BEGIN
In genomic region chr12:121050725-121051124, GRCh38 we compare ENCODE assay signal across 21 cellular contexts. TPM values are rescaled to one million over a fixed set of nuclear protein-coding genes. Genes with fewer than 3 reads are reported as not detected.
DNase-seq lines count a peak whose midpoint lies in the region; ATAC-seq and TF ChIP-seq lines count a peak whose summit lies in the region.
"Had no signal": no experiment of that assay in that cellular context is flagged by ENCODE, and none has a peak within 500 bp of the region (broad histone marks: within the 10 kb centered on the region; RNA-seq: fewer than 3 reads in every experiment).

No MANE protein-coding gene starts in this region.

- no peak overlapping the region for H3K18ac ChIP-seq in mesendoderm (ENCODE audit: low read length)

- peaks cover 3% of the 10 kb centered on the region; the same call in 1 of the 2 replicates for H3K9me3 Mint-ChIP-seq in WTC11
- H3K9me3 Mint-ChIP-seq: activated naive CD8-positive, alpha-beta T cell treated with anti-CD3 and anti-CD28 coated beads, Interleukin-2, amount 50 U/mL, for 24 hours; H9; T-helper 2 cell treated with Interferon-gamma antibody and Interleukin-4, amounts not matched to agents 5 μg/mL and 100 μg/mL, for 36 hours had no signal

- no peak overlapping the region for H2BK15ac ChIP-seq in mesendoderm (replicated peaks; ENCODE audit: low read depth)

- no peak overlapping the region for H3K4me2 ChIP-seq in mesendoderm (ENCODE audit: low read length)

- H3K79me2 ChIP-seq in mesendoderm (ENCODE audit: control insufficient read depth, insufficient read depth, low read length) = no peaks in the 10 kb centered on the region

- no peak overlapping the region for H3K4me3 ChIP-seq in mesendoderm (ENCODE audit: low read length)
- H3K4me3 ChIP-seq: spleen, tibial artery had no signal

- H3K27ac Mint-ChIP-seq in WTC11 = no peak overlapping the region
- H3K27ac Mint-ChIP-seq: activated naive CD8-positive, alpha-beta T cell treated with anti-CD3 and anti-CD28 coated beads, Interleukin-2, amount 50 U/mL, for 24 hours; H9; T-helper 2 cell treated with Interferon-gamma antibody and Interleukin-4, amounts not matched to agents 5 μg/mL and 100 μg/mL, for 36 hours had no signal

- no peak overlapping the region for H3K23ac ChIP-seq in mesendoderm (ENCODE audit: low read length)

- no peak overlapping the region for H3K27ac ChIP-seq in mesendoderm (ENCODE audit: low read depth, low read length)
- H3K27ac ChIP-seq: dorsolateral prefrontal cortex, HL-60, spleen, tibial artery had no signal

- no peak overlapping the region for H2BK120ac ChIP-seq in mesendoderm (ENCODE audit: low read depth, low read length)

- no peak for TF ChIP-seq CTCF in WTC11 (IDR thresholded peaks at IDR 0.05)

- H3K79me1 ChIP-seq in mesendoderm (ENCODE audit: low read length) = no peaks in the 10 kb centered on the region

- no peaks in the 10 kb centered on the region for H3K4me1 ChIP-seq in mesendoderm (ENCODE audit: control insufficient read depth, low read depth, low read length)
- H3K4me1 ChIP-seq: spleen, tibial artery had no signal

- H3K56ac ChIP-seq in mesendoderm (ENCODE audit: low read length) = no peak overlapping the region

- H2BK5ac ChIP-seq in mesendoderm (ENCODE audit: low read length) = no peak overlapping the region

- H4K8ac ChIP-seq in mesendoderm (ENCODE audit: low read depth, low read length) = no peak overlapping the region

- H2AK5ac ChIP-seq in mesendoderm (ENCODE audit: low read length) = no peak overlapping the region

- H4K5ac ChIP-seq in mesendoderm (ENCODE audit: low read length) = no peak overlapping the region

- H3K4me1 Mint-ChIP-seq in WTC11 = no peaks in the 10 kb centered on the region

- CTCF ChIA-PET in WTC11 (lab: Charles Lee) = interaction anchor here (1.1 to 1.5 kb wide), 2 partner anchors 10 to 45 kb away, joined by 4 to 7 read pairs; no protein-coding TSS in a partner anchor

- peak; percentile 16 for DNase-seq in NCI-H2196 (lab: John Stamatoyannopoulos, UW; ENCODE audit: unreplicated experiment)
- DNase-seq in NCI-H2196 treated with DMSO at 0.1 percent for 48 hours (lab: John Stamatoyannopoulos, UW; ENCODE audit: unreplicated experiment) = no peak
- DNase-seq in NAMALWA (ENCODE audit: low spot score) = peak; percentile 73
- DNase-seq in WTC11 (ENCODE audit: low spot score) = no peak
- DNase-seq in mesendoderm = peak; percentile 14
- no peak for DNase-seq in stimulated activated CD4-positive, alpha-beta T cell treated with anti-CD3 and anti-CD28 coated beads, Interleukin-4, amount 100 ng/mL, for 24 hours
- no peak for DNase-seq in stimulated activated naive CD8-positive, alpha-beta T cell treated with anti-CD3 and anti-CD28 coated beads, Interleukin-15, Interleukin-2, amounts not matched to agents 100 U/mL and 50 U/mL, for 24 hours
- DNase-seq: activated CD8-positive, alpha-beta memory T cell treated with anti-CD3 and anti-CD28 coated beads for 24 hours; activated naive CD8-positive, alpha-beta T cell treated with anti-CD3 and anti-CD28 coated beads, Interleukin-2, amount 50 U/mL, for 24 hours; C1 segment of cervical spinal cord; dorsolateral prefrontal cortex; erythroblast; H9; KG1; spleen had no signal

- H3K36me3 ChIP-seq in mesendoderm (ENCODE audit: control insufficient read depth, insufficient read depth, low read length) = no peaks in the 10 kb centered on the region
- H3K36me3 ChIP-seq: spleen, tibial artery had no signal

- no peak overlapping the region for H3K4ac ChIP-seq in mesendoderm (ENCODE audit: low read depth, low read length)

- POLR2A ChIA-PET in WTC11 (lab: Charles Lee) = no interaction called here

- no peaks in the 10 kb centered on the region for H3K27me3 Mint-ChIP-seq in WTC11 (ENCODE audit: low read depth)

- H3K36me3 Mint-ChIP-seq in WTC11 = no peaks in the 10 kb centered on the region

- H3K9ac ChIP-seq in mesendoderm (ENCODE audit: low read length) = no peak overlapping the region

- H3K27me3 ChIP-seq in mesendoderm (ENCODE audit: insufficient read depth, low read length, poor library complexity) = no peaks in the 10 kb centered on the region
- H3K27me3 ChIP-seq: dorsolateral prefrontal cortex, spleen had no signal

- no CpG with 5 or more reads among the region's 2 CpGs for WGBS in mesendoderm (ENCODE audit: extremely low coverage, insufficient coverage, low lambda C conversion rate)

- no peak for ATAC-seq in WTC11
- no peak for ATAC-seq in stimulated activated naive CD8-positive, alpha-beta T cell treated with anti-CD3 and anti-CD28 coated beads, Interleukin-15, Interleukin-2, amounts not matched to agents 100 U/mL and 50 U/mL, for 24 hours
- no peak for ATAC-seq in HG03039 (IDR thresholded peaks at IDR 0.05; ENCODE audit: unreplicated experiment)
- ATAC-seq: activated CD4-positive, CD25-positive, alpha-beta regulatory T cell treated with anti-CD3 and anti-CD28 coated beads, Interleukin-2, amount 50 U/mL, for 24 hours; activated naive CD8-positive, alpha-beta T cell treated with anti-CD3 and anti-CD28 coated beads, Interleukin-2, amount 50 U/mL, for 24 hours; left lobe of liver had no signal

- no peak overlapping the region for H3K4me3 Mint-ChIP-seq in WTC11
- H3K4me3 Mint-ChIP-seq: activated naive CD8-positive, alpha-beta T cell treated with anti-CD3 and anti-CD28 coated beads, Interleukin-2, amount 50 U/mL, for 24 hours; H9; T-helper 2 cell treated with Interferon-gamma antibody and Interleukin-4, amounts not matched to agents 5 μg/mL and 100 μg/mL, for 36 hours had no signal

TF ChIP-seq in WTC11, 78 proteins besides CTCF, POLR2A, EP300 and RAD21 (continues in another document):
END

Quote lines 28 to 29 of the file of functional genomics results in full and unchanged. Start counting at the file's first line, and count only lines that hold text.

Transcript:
- H3K4me1 Mint-ChIP-seq in WTC11 = no peaks in the 10 kb centered on the region

- CTCF ChIA-PET in WTC11 (lab: Charles Lee) = interaction anchor here (1.1 to 1.5 kb wide), 2 partner anchors 10 to 45 kb away, joined by 4 to 7 read pairs; no protein-coding TSS in a partner anchor